Last week the Wall Street Journal ran a fantastic article entitled “Hacking the Hyperlinked Heart.” The piece was adapted from Amy Webb’s upcoming book ”Data, A Love Story: How I Gamed Online Dating to Meet My Match,” which I can’t wait to read. Many pieces and books about online dating frustrate me (AHEM, The Atlantic—I’ll be ranting at you soon), but this was a truly fascinating set of insights from a gal who’s nerdy-minded like me but with a better and more determined data-driven approach to her dating dilemmas. Ugh, I swear I’m not trying to sound like a weird Hallmark card about online dating with all that alliteration. It’s been a long week(end)! :)

Amy wasn’t meeting the kinds of men she wanted, so she took matters into her own hands:

Drawing on my background in data analysis, I set out to reverse engineer my profile. I outlined 10 male archetypes and created profiles for each of them on JDate. There was JewishDoc1000, the private-practice cardiologist who hated cruise-ship travel, and LawMan2346, an attorney who was very close to his family and a former national debate champion.

Please take some time to click through and read the whole piece. Amy’s experience was so interesting, and it revealed trends I never would have expected and that I think most online dating metrics/analysis powerhouses also haven’t caught, such as (spoilers!) women lying DOWN about their height. No wonder I had a hard time at nearly six feet tall and vocal about it. :)

This is perhaps my favorite more “random” observation she made:

It’s really hard to be funny in print—especially if you’re naturally prone to sarcasm. I found that people who thought they were being funny in their profiles weren’t. Instead, they seemed angry or aloof.

So true. Humor is one of the most powerful ways to stand out online, but you HAVE to be careful. Consider having a friend (or, you know, me) read over your attempt at sardonic wit so you don’t accidentally scare off potential suitors.

I find most online dating exposé pieces to be contrived in that they’re usually seeking to prove a flaw in the system, but this was a seriously awesome read with a different and ultimately more positive approach. What I wouldn’t give to pick her brain over lunch or drinks! I’ve already pre-ordered her book on Kindle, and I NEVER do that. :)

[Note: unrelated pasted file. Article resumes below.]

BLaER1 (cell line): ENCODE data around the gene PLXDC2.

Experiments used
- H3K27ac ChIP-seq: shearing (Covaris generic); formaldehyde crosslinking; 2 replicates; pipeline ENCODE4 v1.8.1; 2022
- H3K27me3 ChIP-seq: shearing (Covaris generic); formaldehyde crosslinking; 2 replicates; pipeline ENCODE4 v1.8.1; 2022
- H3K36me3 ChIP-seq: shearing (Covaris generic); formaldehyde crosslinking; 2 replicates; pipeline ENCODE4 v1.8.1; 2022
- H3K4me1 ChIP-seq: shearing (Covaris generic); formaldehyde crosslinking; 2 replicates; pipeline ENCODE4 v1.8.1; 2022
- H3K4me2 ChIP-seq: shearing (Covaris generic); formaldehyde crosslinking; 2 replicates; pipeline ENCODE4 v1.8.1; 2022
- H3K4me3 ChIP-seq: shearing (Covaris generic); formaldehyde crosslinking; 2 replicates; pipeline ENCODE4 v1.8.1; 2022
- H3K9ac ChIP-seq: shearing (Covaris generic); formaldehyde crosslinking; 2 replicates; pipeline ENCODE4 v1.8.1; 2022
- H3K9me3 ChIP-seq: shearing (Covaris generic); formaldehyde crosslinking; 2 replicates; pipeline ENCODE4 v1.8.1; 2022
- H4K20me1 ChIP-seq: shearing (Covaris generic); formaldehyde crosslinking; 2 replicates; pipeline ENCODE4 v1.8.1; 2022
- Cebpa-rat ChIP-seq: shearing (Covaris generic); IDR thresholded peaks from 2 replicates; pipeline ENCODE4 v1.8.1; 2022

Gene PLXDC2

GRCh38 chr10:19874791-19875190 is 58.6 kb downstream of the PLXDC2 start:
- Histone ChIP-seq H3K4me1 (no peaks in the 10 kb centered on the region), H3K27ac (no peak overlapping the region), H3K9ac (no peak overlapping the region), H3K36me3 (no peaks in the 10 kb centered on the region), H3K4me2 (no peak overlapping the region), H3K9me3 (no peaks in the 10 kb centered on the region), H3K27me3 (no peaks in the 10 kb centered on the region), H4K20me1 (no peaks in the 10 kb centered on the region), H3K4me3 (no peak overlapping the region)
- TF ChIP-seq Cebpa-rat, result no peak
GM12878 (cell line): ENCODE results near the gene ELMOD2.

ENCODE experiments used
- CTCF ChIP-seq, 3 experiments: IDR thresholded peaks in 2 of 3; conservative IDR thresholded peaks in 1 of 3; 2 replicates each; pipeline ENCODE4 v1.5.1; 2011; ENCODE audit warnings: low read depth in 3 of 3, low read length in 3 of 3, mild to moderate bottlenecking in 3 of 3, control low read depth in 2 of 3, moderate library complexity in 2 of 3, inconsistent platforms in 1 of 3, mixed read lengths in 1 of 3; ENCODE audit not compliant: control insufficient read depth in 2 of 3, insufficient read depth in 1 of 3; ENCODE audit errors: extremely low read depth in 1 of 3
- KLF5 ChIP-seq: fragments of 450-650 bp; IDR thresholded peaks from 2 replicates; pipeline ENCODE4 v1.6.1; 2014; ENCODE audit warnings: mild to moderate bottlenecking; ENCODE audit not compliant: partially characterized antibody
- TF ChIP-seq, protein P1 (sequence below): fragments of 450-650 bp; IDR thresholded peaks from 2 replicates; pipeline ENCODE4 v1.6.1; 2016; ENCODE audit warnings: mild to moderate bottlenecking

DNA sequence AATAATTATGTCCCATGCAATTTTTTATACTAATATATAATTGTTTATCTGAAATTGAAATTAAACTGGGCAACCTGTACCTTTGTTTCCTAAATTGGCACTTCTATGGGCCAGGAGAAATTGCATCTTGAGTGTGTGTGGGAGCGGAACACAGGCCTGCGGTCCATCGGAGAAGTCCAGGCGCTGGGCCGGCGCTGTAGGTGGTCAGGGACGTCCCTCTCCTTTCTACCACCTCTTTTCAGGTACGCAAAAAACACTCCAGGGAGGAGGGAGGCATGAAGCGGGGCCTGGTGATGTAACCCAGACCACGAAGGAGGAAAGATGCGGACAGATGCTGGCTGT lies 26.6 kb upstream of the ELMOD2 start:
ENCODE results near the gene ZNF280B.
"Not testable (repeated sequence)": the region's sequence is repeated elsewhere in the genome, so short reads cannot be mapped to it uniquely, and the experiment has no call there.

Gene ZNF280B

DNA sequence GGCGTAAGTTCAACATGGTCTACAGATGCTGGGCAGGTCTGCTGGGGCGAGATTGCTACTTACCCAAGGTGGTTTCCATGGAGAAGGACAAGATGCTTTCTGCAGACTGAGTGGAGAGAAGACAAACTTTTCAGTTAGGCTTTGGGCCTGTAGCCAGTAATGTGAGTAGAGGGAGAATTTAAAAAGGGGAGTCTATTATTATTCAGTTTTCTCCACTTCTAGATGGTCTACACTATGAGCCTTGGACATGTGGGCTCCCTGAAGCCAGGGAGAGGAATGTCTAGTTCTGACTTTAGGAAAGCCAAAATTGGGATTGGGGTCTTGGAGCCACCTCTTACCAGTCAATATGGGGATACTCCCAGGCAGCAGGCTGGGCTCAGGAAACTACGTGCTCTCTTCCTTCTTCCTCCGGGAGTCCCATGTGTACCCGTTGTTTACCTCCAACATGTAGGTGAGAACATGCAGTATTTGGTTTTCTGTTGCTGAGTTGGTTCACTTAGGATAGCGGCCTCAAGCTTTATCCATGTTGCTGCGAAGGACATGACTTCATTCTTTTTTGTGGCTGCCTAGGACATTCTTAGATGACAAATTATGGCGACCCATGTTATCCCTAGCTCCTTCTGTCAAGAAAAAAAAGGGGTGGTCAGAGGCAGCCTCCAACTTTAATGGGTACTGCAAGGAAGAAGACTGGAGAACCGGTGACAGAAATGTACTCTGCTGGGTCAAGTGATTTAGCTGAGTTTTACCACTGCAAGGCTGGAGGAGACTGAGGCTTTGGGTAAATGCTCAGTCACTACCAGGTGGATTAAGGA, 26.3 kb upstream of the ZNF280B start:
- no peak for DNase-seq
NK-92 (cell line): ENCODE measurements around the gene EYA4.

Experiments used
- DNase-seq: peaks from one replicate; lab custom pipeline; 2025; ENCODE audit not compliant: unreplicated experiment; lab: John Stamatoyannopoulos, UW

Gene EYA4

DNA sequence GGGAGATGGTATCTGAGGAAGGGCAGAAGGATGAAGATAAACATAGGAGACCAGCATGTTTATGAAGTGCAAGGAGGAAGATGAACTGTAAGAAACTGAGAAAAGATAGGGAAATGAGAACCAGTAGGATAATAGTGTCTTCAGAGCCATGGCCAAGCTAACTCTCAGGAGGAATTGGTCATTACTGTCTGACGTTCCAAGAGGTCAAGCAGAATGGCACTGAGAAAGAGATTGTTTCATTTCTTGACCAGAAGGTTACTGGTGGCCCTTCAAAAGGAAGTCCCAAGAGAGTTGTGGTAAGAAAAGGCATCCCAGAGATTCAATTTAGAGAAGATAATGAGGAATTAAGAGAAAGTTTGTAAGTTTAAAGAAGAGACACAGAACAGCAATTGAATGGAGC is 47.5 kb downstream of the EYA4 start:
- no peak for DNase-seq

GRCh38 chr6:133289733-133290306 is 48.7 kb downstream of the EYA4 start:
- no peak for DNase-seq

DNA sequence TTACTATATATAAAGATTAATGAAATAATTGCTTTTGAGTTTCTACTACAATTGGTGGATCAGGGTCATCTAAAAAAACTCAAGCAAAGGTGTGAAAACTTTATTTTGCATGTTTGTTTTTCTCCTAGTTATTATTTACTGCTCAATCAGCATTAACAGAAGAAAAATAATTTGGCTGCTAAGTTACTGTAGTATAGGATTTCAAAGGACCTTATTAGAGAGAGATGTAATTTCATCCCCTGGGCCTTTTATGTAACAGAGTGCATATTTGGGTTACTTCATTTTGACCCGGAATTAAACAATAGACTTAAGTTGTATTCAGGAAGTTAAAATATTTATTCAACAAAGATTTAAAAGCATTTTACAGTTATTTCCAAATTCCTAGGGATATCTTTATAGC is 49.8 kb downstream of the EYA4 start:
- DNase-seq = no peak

The WSJ also did a follow-up blog post answering some reader questions, too. You can find Amy on Twitter if you’d like to follow more of her interesting data discoveries; you can find her book on Twitter; and you can check out her book’s site for more developments. AND you can read the NYT Book Review piece, too!

Crazy Blind Date by OKCupid

Have you guys toyed with Crazy Blind Date, the new OKCupid service? No pics, just pick a time and place and agree to meet up. Forbes covered this launch, and OKCupid wiped the photos from all regular online dating profiles on Tuesday to promote the new service. From the Forbes piece:

For both men and women, the main pain point is the amount of investment required to turn digital flirtation into real-world dates. But the two sexes see that problem somewhat differently.

Women, who are in the minority on the site, get hit on relatively a lot, which means they spend a lot of time vetting suitors to separate the weirdos from the worthies. Men, meanwhile, complain about how long it takes to convince women that they’re the latter and not the former. The result: The typical user, male or female, can spend hours a week on the site and still end up with no plans Saturday night.

You can tell they had fun with the graphic design. :)

This is absolutely true in my experience, though I don’t fit that mold and I know lots of women who don’t. I often have to push my male clients to stay upbeat and aggressive-yet-not to overcome the obstacle of pursuing women who take FOREVER to move things from conversation to action. (Thankfully, my awesome female clients tend to be the sort of women who don’t want to toy around indefinitely with the back and forth, which I suspect is part of why they seek me out in the first place.) I love that OKCupid’s founder is pushing people to overcome their many excuses and hurdles, and just get out and DATE!

There are some security issues, of course, but none that good common online dating safety can’t overcome. This is like a less Grindr-y version of geolocation dating apps; I think nudging people to use their online dating profiles to actually get out there and connect is awesome, especially if you’re lonely or antsy and haven’t made plans on a free night. I have to wonder if anyone will be taking advantage of this on Valentine’s Day… if so, I sure would love to hear how it goes! :)